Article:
So many of us are like that little boy.    We wander aimlessly, blind to the world around us, when without warning we stumble into the presence of not only the vastness of God, but the knee shaking reality of power of the God.  Those moments might be found on the side of a mountain, or they might reside in our regular living, day to day times.  

Maybe it’s the time when we are scared, alone, hurting, or trying to balance the demands of a universe that is shooting by us at a million miles per second that we catch a glimpse of God.    In those moments, it might be the voice that says I am here next to you.   Then again, it might be the one that reminds us how worthless, how powerless, or how small we are.   What we chose to listen too makes all the difference.

 Instead of seeing God for what God is, we instead look down.    We see weakness, unimportance, and smallness and we accept it as our lot.   It becomes our foundation.    God becomes something out there, not be understood, or known, and certainly not a God that enters into a relationship with us.

As people of faith, and as Jesus’ followers, we are called to be another voice.   We are called to encourage a different perspective or different frame of reference.   We are called to show those who are on the journey, that our God is not distant, or one way “out there”, or one who will leave us here all alone.  

We are to stand up and ask the world, Do you know the real Jesus?

  • Do you know the Jesus that can hold you up when the world is shaking?
  • Do you know the Jesus that will stand beside you when the world leaves you?
  • Do you know the Jesus that can make you smile through the tears?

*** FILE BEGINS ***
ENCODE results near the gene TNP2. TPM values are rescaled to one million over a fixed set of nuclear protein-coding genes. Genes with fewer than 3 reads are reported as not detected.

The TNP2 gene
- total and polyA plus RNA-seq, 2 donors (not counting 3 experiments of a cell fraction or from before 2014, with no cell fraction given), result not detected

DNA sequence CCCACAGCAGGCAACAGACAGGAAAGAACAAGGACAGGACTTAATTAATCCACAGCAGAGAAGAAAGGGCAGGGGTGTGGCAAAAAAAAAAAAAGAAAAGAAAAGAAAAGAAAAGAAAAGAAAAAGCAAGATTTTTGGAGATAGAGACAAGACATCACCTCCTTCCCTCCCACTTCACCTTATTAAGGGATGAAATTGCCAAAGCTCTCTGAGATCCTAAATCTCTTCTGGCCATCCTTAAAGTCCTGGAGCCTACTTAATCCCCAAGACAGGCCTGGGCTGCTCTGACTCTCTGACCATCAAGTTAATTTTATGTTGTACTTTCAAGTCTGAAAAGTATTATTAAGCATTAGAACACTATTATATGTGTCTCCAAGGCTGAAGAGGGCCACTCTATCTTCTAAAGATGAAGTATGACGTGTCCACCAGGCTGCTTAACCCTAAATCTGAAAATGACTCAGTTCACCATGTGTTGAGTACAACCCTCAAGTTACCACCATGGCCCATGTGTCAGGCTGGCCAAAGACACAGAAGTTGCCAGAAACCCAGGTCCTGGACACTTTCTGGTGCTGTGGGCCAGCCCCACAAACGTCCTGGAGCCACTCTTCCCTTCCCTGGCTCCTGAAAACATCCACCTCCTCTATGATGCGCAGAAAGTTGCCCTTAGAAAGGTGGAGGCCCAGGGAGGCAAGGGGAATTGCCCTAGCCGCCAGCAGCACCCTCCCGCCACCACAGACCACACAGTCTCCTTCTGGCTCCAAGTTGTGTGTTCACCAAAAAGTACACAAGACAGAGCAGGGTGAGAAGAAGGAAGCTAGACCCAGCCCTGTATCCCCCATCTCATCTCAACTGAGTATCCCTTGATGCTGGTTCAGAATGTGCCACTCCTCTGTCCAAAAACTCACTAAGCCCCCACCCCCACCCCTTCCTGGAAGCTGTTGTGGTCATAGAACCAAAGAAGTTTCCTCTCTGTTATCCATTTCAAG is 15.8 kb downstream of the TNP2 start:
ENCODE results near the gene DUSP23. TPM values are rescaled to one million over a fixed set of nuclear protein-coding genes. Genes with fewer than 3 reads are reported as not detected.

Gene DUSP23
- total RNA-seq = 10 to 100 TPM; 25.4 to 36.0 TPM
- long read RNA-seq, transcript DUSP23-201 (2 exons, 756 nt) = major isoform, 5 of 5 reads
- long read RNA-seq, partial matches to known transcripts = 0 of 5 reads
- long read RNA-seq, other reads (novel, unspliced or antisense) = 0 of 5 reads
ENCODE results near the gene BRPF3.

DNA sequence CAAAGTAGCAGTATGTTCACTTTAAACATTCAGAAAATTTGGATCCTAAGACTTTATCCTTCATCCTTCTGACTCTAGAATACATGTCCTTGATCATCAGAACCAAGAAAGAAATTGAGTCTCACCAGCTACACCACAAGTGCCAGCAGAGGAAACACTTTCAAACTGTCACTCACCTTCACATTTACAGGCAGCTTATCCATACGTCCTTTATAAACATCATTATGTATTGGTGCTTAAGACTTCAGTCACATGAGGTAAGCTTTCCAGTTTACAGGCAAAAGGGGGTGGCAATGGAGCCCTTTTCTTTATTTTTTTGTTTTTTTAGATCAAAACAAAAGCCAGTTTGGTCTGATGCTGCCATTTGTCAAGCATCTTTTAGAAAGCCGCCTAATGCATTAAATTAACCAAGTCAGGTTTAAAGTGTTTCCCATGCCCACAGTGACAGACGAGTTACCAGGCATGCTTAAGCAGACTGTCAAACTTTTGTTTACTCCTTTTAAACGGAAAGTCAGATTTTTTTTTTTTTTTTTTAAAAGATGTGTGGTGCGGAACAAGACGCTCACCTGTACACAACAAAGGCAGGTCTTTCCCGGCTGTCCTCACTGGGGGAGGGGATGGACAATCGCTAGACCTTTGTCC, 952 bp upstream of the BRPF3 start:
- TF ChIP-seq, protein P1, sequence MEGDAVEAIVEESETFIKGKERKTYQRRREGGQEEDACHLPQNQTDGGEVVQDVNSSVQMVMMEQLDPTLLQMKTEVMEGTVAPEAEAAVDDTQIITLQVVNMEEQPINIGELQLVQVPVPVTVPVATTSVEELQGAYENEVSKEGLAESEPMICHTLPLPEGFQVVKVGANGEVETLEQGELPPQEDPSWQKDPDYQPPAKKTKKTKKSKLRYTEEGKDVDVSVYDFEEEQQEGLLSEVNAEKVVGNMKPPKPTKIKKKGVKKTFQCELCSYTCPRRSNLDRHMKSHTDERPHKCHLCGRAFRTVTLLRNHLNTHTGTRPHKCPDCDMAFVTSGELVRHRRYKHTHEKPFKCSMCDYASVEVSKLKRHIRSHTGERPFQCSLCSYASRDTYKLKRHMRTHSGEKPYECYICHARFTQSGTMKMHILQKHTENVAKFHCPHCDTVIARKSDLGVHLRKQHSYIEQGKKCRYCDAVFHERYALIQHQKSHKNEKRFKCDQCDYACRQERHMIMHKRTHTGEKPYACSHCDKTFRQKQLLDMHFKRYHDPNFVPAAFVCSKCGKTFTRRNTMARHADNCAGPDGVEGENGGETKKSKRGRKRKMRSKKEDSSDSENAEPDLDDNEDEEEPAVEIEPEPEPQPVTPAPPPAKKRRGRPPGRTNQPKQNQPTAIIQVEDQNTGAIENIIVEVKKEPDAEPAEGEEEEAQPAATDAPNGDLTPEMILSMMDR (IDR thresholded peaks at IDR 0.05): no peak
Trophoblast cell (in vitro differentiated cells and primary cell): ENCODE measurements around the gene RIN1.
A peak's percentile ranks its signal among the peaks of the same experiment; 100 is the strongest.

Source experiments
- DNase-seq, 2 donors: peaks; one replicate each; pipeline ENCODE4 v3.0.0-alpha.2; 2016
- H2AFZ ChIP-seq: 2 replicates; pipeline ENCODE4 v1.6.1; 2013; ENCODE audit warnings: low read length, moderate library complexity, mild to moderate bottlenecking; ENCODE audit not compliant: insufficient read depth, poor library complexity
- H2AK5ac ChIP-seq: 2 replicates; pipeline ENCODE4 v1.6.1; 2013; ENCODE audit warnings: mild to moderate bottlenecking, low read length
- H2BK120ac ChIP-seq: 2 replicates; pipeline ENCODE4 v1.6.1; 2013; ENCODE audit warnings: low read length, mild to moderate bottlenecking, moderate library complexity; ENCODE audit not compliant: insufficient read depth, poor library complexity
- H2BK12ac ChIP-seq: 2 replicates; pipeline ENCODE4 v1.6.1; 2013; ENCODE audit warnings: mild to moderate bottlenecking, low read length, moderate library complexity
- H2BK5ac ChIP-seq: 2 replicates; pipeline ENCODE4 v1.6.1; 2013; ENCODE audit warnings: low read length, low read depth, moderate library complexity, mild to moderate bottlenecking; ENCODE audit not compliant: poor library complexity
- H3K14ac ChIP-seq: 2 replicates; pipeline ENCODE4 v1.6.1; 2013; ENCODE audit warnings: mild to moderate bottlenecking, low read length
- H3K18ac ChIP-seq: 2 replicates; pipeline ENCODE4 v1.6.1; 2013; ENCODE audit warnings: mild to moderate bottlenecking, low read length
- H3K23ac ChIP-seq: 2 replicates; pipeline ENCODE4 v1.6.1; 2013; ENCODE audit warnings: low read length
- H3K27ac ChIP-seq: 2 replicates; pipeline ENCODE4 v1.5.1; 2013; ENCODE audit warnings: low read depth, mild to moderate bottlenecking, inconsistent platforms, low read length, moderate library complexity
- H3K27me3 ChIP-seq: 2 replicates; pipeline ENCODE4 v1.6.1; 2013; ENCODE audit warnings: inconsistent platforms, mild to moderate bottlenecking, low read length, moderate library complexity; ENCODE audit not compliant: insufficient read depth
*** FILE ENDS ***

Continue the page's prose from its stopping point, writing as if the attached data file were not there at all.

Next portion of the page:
• Do you know the Jesus that can help you find your laugh when you thought it was gone for good?
  • Do you know the Jesus that doesn’t care that you might have screwed up in the past?
  • Do you know the Jesus that finds you priceless if the world thinks you are worthless?
  • Do you know the Jesus that finds you infinitely worthwhile, even if the world keeps calling you trash?
  • Do you know the Jesus that sees you as perfect even if the world does nothing but criticizes?
  • Do you know the Jesus that doesn’t care about what you wear, what you drive, what size house you live in, this size of your paycheck or your biceps, what street corner you sleep on, or who you choose to love?
  • Do you know about the God whose Love is beyond definition, or describing?

In the end, I think that too many of us don’t.   Too many have rejected the world’s Jesus.   It breaks my heart that they don’t know mine.    They have rejected the God of the big mouths, not the broken hearted or the ragamuffins.

We are called to go forth and make disciples for the transformation of the world, and that’s got to be our priority.   We show that not by holding up the judgmental, angry, close minded God of so many of our neighbors, but rather by showing the God that I just mentioned above.

At Asbury, we are moving forward and we are doing something right.  I know that this is the God we show to the countless who have walked into this church or met this family over the past 240 years.  This God is also the one we celebrated with two kids two weeks ago. 

In the end, I have to remind you, that outside the doors of our churches and outside our comfort zones, there are millions more waiting to see, meet, and embrace that God.   They are waiting for us to tell them, to invite them, and to let them in.   For God’s sake, what are WE waiting for?